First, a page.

I think it was said here before, we are not shooting for an interior with much “traditional” look. Traditional meaning dark teak trimmed with lots of molding and small fiddly bits around cabinets and cupboards. But what we ARE shooting for, is not decided. We have started browsing boat interiors at boat shows and on the web to determine what we like, and don’t like. Along the way, taking a little time to mock-up parts of the Westsail interior, in place, with styles we discover.
It is a classic exercise of the “design spiral” technique where you go round and round, adding things here, removing bits there, etc. So long as you are not too dizzy and “spiraling” out of control, in the end, you should end up in the center with something appealing. At least that is the theory.
Done a few weeks ago, is something I just dreamed up. Flush drawer faces and cabinet doors with radius-ed corners. The idea is the drawer and cabinet door faces would be some solid color with some thick hardwood edge-banding. Very thin reveals.
Done this past weekend, was shamelessly stolen from the interior of an Oyster 52, seen at the boat show last January. All straight lines, no rounded corners. Some lines would be “fake” reveals for visual aesthetics. The set of parallel lines at the top are grooves for ventilation. Though this mock-up does not show drawer faces, matching drawers could be “full cover” faces. No face frame. Note: Halberg-Rassys seem to have a similar design style, usually in darker woods.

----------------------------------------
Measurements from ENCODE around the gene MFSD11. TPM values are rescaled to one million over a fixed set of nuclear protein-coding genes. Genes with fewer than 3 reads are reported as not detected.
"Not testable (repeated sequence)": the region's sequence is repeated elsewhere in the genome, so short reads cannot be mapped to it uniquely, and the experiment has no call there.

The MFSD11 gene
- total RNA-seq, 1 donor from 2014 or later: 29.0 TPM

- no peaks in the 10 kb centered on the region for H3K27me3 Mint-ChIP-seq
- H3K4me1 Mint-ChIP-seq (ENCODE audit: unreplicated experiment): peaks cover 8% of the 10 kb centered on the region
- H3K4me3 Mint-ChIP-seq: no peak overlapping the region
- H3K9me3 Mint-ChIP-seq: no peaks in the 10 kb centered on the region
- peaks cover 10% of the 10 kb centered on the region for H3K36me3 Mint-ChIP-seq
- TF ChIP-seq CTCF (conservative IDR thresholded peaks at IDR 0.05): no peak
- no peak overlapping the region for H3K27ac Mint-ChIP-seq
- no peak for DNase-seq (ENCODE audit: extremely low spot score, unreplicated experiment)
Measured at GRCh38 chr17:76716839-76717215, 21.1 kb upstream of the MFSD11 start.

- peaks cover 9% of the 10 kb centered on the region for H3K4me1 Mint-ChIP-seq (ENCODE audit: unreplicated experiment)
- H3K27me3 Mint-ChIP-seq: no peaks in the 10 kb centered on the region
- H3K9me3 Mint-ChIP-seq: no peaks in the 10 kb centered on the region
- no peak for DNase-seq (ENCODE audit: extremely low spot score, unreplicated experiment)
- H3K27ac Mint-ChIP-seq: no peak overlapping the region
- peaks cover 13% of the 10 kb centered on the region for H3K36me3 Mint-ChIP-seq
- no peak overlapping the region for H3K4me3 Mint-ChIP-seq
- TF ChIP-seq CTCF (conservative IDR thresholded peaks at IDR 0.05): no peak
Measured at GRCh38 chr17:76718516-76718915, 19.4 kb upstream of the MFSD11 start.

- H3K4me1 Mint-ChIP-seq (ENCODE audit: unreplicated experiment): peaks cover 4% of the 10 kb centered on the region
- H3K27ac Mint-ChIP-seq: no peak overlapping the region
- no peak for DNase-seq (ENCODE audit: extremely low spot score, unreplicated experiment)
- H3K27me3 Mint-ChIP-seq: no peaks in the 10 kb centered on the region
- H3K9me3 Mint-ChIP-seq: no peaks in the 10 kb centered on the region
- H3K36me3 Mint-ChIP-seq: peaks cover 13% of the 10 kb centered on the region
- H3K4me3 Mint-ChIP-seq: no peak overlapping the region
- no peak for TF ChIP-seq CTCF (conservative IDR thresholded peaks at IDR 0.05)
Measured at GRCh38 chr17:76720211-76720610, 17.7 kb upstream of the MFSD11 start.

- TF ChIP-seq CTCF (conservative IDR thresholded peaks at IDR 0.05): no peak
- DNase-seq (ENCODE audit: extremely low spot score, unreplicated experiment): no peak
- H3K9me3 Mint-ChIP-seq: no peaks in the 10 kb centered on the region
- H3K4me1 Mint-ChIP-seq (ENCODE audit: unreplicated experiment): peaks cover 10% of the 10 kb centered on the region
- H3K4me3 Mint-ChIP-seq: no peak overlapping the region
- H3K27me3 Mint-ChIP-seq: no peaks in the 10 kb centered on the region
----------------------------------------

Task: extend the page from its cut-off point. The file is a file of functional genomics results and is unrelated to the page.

#2 would be easier to build over #1. #1 requires more fiddly trim bits and lots of attention to fit and detail.
Whereas #1 would likely be done with a mix of a solid color (like plastic laminate) and wood, #2 would need to be in %100 wood faces, which means light grained wood like maple or cherry. Dark woods, like mahogany or teak, over that much square feet, risk turning the boat into a “dark cave”, something we know we don’t want. Also, #2 would likely be more efficient use of material. #1 More wasteful (particularly, solid hardwood).
Uncertainty with #2. Clash of geometry. The rounded corners of #1 was done to match the rounded corners of the port-lights that are currently planned. If we go with hard square corners, will it clash with the rounded corner look of the port-lights? Not sure with this one
#1 has no provision for ventilation, unlike #2 with the bank of parallel grooves which allow ventilation for the cabinets. Ventilation is a must on a boat. Traditional boat interiors often use louvered or caned cabinet faces. We don’t like caned cabinet faces. If necessary louvered is fine, but would rather have solid doors. We like the ventilation provided by #2.
So far, something like #2 seems in the running, but has some issues. That is what my gut says right now. Subject to change.
We will be browsing more boat interiors. The spiral continues…